Ah, late December — I remember it well. It was a time for reflection, sugar, and salt. For many, it was also a time to look ahead to the looming new year, and think about where we could improve. We resolved to do things like lose weight, find love, and save money.
But once the new year has come and gone, sadly, only 8% of us successfully accomplished what we set out to do.
It wasn’t always like that. There’s actually a very long, compelling history behind how we started making resolutions in the first place, and it looked a lot different at first. And as these resolutions evolved, our motivation to maintain them also shifted, eventually resulting in the aforementioned dismal success rate.
So, how did we get here? And why is it just so darn tricky to stick to our resolutions? Let’s step back in time and explore just how this tradition works.
A Brief History of New Year’s Resolutions
Where They Began
According to the History Channel, New Year’s resolutions date back roughly 4,000 years, to when the Babylonians — a population living in what was then Mesopotamia — commemorated the new year in March, when the season’s crops were planted. The celebration consisted of a 12-day festival called Akitu, when either a new king was crowned, or loyalty to the existing monarchy was renewed.
But it was also a time for the Babylonians to make certain promises — things like settling debts and returning anything that wasn’t theirs to its proper owner. Maintaining these resolutions, they believed, came with karmic retribution, in that kept promises would be rewarded with good fortune in the following year.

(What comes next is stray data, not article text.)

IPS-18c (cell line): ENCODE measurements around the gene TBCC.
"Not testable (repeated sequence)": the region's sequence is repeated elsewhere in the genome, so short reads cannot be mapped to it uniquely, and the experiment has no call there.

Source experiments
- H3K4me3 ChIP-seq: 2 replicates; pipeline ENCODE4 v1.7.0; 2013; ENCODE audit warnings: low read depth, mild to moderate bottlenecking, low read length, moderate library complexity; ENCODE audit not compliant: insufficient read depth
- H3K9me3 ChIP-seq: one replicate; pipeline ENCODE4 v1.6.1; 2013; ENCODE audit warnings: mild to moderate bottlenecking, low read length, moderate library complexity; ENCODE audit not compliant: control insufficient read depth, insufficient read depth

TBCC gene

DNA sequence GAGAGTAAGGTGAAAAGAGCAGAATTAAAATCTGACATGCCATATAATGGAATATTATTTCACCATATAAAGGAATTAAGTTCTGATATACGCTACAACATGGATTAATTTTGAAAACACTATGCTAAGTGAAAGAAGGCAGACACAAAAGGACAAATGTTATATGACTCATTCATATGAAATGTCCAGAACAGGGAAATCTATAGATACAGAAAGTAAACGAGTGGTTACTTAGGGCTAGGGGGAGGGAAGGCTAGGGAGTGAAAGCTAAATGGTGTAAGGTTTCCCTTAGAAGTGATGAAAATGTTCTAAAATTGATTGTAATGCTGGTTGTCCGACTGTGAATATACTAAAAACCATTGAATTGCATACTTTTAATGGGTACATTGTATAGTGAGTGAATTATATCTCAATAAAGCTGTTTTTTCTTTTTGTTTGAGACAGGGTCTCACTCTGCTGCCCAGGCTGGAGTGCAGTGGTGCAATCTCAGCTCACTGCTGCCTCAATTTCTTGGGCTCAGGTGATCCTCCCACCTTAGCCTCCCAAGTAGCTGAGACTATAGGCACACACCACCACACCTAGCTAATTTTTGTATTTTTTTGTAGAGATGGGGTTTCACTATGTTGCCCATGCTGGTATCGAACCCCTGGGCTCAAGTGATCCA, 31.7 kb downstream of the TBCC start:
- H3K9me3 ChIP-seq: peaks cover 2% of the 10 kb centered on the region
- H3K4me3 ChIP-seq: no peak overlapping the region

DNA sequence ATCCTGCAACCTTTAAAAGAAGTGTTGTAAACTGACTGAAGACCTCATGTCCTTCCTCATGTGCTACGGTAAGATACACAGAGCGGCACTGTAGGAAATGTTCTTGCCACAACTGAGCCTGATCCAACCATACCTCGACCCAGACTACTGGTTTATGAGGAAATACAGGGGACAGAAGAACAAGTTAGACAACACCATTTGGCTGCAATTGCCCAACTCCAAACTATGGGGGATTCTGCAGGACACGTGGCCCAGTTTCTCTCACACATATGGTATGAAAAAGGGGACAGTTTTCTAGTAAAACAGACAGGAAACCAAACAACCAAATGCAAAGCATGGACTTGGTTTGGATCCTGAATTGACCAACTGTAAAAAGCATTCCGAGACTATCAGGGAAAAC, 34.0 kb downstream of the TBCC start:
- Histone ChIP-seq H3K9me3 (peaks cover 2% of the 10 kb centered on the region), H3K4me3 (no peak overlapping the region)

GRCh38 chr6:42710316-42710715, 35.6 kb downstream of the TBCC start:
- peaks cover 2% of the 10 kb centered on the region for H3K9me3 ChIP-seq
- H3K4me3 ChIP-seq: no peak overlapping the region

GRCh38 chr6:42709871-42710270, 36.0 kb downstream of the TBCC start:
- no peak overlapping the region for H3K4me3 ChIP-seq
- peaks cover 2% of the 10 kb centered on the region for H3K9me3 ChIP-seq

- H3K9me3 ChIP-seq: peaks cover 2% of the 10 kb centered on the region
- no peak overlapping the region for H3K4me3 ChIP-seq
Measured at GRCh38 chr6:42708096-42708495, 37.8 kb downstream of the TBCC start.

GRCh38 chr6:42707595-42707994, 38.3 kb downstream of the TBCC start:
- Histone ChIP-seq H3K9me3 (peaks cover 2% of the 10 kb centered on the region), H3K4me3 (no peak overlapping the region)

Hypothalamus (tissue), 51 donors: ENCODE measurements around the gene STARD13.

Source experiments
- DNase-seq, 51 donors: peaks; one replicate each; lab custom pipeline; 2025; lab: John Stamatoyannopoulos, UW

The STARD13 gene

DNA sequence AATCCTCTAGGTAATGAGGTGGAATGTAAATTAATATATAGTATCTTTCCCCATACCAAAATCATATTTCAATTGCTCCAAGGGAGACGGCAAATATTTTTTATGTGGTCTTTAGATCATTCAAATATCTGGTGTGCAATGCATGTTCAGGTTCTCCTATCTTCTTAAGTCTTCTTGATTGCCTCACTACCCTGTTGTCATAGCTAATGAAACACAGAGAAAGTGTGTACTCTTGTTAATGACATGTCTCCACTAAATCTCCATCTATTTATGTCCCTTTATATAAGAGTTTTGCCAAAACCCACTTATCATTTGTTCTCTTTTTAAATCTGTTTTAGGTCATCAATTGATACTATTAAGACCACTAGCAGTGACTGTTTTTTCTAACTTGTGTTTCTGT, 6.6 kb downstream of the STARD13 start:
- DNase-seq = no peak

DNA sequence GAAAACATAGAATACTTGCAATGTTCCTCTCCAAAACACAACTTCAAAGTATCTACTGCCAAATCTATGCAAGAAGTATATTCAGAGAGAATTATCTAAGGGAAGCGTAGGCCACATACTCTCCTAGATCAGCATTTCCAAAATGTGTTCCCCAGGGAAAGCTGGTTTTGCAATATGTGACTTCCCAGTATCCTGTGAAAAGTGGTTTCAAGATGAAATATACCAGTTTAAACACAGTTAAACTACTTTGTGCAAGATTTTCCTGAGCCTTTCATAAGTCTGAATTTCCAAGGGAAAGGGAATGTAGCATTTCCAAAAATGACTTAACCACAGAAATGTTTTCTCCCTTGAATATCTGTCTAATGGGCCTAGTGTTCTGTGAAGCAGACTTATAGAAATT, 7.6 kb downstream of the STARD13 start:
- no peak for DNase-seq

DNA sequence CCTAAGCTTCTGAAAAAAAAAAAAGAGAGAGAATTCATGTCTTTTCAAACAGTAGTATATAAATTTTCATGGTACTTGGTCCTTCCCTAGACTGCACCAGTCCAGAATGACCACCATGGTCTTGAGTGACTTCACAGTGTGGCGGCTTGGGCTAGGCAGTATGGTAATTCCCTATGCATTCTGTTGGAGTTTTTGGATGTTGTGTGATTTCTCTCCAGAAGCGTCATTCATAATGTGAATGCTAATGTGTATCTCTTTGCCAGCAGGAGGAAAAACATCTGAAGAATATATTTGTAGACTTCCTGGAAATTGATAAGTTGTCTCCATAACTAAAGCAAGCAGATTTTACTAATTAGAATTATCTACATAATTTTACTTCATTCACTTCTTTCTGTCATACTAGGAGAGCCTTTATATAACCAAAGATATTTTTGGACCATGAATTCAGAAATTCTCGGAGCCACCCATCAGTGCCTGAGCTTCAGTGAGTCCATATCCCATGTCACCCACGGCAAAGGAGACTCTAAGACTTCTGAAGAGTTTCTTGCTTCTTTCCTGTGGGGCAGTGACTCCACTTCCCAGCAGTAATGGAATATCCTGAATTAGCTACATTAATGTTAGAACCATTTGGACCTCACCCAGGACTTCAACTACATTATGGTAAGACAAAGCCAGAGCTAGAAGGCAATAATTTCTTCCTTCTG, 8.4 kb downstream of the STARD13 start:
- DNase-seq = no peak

The Romans are said to be the first to create the concept of January 1 and designate it the first day of the year, beginning around 46 B.C. The name of the month is rooted in Janus, a god of particular importance to the Romans, due to his two-faced nature. It was believed that Janus could use his two faces to both look back on the outgoing year, and forward to the next one. Similar to the Babylonians, Romans made vows of good deeds to Janus before the new year arrived.
Where They Are Now
Each December, the Marist Institute for Public Opinion measures the most popular resolutions for the coming year. Starting with the top resolutions for 2017, we worked backwards to see how these resolutions have evolved — or not — over the past five years.